Fortunately, though, the self-noise rating of the C414 is only 6 dBA, which is barely noticeable even in the quietest iso-booths. This allows the C414 to capture the slightest amount of sound pressure variation and, therefore, the little nuances of the accordion’s sound.

For more information on microphone self-noise, check out my article What Is Microphone Self-Noise? (Equivalent Noise Level).

Directionality Of The AKG C414 XLS

As mentioned, the AKG C414 XLS has a whopping 9 selectable polar patterns. A common choice for recording the natural sound of the accordion is the cardioid mode. The C414 cardioid pattern graph is shown below:

I chose to show you the graph the coincides with the cardioid mode polar pattern since it’s a common pattern for accordion miking. That being said, please experiment with the 8 other patterns the C414 has to offer. You can check out the other graphs in the manual here.

For more information on the cardioid microphone polar pattern, check out my article What Is A Cardioid Microphone? (Polar Pattern + Mic Examples).

The cardioid mode of the C414 will help to isolate the accordion from other instruments in the room or stage.

Cardioid patterns also work well with foldback monitors. Position the foldback monitor(s) to point at the accordion player. Then position the C414(s) to point at the accordion and away from the monitors. This will reduce the likelihood of microphone feedback, giving us more gain and a stronger mic signal.

For more information on microphone feedback, check out my article 12 Methods To Prevent & Eliminate Microphone/Audio Feedback.

The Shure KSM137

Shure KSM137

The Shure KSM137 is a top-address small diaphragm condenser microphone with a very consistent cardioid polar pattern. KSM137s are superb as single mics and as microphone pair when it comes to capturing the true sound of an accordion.

Versatility Of The Shure KSM137

Although the KSM137 only has one polar pattern, it is still quite versatile.

It has a 3-position high-pass filter switch as well as a 3-position PAD switch to ensure we’re outputting the best signal possible.

The size of the KSM137 makes its positioning very versatile. Unless we’re trying to mic in the accordion, the 137 will work wonders for proper mic positioning.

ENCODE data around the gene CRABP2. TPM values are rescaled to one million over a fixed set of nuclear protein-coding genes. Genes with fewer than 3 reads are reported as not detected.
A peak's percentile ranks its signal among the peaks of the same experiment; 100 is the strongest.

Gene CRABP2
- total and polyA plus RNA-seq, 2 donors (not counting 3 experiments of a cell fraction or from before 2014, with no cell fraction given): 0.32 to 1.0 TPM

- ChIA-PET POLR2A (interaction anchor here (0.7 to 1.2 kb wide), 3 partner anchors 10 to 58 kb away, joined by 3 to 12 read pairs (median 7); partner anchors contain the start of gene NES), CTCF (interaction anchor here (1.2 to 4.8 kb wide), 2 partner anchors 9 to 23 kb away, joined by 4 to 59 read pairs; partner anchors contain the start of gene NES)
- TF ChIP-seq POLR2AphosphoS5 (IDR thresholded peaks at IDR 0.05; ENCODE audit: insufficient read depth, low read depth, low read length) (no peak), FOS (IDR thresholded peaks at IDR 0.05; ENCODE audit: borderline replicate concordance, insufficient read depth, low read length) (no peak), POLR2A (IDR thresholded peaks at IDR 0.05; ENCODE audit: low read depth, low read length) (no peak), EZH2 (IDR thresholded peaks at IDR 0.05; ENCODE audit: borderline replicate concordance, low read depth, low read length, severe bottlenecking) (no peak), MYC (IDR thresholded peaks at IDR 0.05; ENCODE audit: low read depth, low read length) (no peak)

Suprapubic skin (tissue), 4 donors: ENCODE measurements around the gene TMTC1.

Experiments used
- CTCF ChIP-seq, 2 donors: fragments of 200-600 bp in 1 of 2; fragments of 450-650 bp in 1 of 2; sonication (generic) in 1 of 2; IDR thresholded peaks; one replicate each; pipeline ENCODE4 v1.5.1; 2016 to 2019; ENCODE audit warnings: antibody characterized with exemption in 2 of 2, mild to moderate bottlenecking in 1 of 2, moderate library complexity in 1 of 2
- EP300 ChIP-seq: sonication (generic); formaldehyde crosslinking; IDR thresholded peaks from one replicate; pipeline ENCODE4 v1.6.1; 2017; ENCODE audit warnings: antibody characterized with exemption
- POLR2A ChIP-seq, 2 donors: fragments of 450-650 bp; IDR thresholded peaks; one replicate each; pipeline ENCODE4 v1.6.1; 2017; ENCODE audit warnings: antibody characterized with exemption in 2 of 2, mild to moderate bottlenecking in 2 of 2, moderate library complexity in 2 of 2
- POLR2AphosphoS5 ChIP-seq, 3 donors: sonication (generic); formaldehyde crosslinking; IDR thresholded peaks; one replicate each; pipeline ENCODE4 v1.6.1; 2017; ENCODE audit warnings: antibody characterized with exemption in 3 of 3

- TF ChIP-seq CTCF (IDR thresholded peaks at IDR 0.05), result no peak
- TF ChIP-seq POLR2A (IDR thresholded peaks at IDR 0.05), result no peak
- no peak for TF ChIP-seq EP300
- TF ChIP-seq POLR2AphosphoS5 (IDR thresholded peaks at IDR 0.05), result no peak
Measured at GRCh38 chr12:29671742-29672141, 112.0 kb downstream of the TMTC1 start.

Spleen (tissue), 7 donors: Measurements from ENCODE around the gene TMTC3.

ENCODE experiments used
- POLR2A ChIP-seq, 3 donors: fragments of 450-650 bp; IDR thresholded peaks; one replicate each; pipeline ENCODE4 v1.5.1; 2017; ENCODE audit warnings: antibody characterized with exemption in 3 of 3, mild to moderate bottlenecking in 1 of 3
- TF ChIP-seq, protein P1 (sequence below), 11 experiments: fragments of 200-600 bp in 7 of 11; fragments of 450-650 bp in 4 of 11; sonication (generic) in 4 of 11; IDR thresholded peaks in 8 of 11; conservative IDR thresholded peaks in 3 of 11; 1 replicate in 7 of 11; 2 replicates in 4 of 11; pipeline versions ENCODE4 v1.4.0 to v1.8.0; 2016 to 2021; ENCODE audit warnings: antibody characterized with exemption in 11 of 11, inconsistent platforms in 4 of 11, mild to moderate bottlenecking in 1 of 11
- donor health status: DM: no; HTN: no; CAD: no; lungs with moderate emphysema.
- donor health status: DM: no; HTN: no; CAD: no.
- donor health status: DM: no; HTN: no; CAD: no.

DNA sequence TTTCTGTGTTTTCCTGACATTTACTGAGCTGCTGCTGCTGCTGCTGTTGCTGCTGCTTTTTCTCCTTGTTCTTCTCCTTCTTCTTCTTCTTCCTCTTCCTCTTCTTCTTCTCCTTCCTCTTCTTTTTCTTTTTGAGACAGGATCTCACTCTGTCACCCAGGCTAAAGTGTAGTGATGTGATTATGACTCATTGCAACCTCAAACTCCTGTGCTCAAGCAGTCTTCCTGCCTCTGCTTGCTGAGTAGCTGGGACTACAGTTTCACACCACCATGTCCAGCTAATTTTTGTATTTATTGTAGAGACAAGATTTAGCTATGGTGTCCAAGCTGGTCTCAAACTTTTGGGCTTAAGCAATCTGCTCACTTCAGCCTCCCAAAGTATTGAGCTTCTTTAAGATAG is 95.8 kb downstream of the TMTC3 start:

Let’s quickly list out the Shure KSM137’s switchable options:

3 Selectable High-Pass Filter Options

  • No HPF
  • 18 dB/octave HPF @ 80 Hz
  • 6 dB/octave HPF @ 115 Hz

3 Selectable Passive-Attenuation-Devices (PADs)

  • Default (-0 dB)
  • -15 dB Pad
  • -25 dB Pad

The Pads likely aren’t needed for miking the relatively “quiet” accordion. However, the high-pass filter will likely come in handy.

Frequency Response Of The Shure KSM137

The frequency response of the Shure KSM137 is given as 20 Hz – 20,000 Hz. The KSM137 frequency response graph is as follows:

Image from the Shure KSM137 User Guide

The first thing to notice is there are two response lines in the bass-frequencies of the KSM137. These are due to the proximity effect of the microphone. At 15 centimetres, the mic is much more sensitive to bass frequencies than it is at 60 cm.

For more information on microphone proximity effect, check out my article In-Depth Guide To Microphone Proximity Effect.

Some distance between 15-60 cm, the bass response should flatten out, allowing a more accurate recreation of the accordion sound. Keep this in mind when positioning the KSM137 around an accordion .

Sensitivity Of The Shure KSM137

The sensitivity rating of the Shure KSM137 is given as –37 dBV/Pa (14.1 mV). This is a great value for both solo and spot-miking the accordion. The KSM137 will output a strong mic signal containing the sonic information of the accordion.

Because the KSM137 has a small, 2.5-micron thick diaphragm, it is very reactive to changes in sound pressure. The diaphragm is so sensitive that it may even accentuate the transients and nuances of the accordion’s sound.

Self-Noise Of The Shure KSM137

The self-noise rating of the KSM137 is 14 dBA. This is a low amount of noise and will not negatively affect the accordion signal unless it’s recorded in an extremely quiet environment.

Directionality Of The Shure KSM137

The Shure KSM137 is a cardioid microphone with the following polar pattern diagrams:

Image from the Shure KSM137 User Guide

As mentioned, cardioid polar patterns are ideal for miking the accordion live. They also work very well in the studio environment.

The Recap

There are, of course, many microphones that sound amazing on accordion, but in considering price and setting, these are my top 2. Let’s recap:

  • AKG C414 XLS: Recommended LDC on accordion.
  • Shure KSM137: Recommended SDC on accordion.

Honourable mentions:

  • Neumann TLM102 (another great LDC microphone on accordion)
  • Rode NT1-A (Best “budget” LDC microphone on accordion)
  • Rode M5 (another great SDC microphone on accordion)

For all the My New Microphone mic/gear recommendations, please check out my page Recommended Microphones And Accessories.